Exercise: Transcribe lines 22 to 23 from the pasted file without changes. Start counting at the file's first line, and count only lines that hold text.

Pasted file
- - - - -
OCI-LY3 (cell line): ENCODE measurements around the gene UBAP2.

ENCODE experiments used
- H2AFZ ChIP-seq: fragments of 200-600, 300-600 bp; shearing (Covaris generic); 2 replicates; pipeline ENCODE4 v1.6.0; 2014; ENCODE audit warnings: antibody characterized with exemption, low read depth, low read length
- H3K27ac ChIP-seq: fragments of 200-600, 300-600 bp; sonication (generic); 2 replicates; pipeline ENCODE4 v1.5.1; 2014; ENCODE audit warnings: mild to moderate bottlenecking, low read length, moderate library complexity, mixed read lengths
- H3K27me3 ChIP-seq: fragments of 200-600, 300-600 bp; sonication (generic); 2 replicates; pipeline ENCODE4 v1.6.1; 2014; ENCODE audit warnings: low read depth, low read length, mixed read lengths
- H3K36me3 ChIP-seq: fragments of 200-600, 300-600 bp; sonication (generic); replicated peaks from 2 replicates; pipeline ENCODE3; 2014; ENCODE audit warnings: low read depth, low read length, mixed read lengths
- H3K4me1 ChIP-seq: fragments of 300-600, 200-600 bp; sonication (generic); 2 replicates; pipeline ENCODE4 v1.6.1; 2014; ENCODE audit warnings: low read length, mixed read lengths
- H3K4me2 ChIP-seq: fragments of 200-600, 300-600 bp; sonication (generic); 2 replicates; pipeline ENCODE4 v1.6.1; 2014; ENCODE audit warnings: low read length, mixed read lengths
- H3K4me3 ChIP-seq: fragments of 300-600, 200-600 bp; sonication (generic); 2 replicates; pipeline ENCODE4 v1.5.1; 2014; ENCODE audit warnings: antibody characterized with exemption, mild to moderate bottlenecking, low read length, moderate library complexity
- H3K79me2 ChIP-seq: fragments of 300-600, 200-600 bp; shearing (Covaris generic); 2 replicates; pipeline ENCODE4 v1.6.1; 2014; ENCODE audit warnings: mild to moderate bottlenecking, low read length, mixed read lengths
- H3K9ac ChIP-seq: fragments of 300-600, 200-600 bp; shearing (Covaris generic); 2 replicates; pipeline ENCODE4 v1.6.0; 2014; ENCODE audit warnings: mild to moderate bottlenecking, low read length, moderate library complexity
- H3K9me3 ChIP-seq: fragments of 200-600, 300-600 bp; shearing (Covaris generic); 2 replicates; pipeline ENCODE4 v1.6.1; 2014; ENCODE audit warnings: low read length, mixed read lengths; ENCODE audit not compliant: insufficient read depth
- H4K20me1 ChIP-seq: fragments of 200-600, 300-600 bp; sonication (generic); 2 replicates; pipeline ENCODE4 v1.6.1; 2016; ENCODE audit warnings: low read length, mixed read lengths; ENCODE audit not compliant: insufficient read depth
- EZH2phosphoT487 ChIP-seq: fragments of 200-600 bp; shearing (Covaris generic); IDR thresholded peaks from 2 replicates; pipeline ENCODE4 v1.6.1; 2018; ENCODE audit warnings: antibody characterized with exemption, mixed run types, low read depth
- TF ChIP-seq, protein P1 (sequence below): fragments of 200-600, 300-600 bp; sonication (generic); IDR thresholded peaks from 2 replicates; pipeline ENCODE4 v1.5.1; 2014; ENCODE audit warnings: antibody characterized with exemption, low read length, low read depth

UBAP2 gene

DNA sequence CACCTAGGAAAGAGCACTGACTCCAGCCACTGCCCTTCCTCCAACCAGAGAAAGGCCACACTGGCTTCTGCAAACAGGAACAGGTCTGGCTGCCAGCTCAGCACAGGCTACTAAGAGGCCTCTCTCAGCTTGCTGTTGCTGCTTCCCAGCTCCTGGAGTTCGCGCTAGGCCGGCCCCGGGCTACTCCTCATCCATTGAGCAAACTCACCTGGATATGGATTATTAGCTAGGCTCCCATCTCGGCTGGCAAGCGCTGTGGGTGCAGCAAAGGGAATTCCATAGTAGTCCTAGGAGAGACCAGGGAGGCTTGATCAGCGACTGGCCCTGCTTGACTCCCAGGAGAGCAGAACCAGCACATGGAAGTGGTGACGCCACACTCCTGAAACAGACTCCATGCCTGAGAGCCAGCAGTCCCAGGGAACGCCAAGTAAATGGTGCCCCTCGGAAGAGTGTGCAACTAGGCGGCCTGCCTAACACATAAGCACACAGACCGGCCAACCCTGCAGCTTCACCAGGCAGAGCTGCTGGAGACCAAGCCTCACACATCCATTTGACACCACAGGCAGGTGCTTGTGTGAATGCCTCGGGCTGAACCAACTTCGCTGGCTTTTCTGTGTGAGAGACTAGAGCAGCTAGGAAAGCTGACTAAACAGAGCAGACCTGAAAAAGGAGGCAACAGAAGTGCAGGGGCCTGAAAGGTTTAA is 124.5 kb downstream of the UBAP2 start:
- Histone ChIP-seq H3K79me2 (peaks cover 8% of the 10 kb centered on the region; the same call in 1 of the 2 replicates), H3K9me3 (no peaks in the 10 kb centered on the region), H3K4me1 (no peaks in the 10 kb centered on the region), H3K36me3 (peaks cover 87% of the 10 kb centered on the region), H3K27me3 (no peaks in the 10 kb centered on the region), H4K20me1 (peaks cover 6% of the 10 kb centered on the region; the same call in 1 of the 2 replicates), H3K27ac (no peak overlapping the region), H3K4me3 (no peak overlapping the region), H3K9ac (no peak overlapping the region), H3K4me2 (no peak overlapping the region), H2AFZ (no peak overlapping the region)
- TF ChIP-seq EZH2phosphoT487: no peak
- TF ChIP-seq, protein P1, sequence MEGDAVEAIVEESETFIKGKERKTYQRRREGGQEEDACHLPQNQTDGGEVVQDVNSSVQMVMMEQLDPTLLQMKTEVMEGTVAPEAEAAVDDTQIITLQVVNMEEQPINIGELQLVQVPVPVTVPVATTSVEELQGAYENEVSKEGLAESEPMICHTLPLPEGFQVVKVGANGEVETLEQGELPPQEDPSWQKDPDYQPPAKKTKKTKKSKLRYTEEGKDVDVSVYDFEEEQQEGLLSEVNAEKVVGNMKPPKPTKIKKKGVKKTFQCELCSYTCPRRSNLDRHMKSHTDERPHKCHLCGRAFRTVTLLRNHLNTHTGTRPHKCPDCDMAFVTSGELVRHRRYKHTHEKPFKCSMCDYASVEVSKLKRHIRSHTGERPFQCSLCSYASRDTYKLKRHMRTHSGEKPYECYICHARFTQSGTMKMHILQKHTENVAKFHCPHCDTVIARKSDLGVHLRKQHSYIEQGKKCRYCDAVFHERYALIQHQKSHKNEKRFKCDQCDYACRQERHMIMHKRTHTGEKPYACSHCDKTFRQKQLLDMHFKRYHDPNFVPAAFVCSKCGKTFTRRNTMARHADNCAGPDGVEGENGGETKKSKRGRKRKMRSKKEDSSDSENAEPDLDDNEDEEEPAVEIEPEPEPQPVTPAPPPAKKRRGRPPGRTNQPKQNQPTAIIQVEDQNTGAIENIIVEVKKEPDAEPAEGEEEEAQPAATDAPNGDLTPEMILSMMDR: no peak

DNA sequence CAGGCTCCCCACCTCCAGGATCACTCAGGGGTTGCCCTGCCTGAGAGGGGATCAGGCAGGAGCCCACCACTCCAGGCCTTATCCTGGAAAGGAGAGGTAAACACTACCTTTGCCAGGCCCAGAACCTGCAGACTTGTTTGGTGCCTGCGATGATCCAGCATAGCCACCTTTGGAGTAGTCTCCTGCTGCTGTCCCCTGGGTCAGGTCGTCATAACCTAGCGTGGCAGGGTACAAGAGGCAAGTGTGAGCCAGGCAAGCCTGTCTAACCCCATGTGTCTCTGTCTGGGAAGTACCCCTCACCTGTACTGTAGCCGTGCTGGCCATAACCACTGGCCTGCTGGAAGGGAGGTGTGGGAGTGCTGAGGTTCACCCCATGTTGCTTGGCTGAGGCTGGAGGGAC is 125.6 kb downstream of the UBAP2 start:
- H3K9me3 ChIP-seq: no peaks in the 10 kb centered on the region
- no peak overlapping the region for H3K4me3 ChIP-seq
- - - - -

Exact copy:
- H3K9me3 ChIP-seq: no peaks in the 10 kb centered on the region
- no peak overlapping the region for H3K4me3 ChIP-seq